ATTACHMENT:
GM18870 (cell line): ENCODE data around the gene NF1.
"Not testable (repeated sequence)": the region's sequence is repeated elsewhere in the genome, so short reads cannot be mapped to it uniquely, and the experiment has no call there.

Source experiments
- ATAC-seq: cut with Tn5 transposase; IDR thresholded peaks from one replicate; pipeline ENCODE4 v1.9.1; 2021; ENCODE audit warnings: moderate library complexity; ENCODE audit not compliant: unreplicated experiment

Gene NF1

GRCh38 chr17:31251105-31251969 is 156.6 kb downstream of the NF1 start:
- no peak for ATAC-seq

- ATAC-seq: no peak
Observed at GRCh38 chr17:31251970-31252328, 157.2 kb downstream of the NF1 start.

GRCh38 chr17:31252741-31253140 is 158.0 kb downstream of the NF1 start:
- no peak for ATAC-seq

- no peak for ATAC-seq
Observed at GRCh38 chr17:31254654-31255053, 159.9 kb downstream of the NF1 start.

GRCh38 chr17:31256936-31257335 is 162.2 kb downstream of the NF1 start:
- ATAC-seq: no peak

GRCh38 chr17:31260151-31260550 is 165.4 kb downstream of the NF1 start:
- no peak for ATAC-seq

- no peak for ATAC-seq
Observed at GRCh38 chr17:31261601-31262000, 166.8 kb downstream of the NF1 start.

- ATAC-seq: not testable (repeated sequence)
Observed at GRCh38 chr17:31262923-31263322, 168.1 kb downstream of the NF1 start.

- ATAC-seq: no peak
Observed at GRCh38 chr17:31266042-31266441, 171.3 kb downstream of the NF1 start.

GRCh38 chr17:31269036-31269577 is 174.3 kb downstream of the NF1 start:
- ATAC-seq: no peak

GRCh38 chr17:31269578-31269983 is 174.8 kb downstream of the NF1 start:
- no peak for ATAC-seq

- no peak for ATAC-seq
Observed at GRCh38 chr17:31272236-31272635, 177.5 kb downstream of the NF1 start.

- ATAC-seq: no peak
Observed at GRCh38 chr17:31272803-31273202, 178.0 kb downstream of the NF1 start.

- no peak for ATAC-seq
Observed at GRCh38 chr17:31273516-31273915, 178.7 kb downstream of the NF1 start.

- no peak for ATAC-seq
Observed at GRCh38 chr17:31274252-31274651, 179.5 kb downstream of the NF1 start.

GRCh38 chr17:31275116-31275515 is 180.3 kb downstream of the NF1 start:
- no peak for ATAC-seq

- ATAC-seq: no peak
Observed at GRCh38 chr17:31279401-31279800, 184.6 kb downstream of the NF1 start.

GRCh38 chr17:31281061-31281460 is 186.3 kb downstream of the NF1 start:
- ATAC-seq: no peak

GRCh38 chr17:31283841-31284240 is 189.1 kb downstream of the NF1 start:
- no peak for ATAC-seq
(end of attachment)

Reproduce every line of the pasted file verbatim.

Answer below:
GM18870 (cell line): ENCODE data around the gene NF1.
"Not testable (repeated sequence)": the region's sequence is repeated elsewhere in the genome, so short reads cannot be mapped to it uniquely, and the experiment has no call there.

Source experiments
- ATAC-seq: cut with Tn5 transposase; IDR thresholded peaks from one replicate; pipeline ENCODE4 v1.9.1; 2021; ENCODE audit warnings: moderate library complexity; ENCODE audit not compliant: unreplicated experiment

Gene NF1

GRCh38 chr17:31251105-31251969 is 156.6 kb downstream of the NF1 start:
- no peak for ATAC-seq

- ATAC-seq: no peak
Observed at GRCh38 chr17:31251970-31252328, 157.2 kb downstream of the NF1 start.

GRCh38 chr17:31252741-31253140 is 158.0 kb downstream of the NF1 start:
- no peak for ATAC-seq

- no peak for ATAC-seq
Observed at GRCh38 chr17:31254654-31255053, 159.9 kb downstream of the NF1 start.

GRCh38 chr17:31256936-31257335 is 162.2 kb downstream of the NF1 start:
- ATAC-seq: no peak

GRCh38 chr17:31260151-31260550 is 165.4 kb downstream of the NF1 start:
- no peak for ATAC-seq

- no peak for ATAC-seq
Observed at GRCh38 chr17:31261601-31262000, 166.8 kb downstream of the NF1 start.

- ATAC-seq: not testable (repeated sequence)
Observed at GRCh38 chr17:31262923-31263322, 168.1 kb downstream of the NF1 start.

- ATAC-seq: no peak
Observed at GRCh38 chr17:31266042-31266441, 171.3 kb downstream of the NF1 start.

GRCh38 chr17:31269036-31269577 is 174.3 kb downstream of the NF1 start:
- ATAC-seq: no peak

GRCh38 chr17:31269578-31269983 is 174.8 kb downstream of the NF1 start:
- no peak for ATAC-seq

- no peak for ATAC-seq
Observed at GRCh38 chr17:31272236-31272635, 177.5 kb downstream of the NF1 start.

- ATAC-seq: no peak
Observed at GRCh38 chr17:31272803-31273202, 178.0 kb downstream of the NF1 start.

- no peak for ATAC-seq
Observed at GRCh38 chr17:31273516-31273915, 178.7 kb downstream of the NF1 start.

- no peak for ATAC-seq
Observed at GRCh38 chr17:31274252-31274651, 179.5 kb downstream of the NF1 start.

GRCh38 chr17:31275116-31275515 is 180.3 kb downstream of the NF1 start:
- no peak for ATAC-seq

- ATAC-seq: no peak
Observed at GRCh38 chr17:31279401-31279800, 184.6 kb downstream of the NF1 start.

GRCh38 chr17:31281061-31281460 is 186.3 kb downstream of the NF1 start:
- ATAC-seq: no peak

GRCh38 chr17:31283841-31284240 is 189.1 kb downstream of the NF1 start:
- no peak for ATAC-seq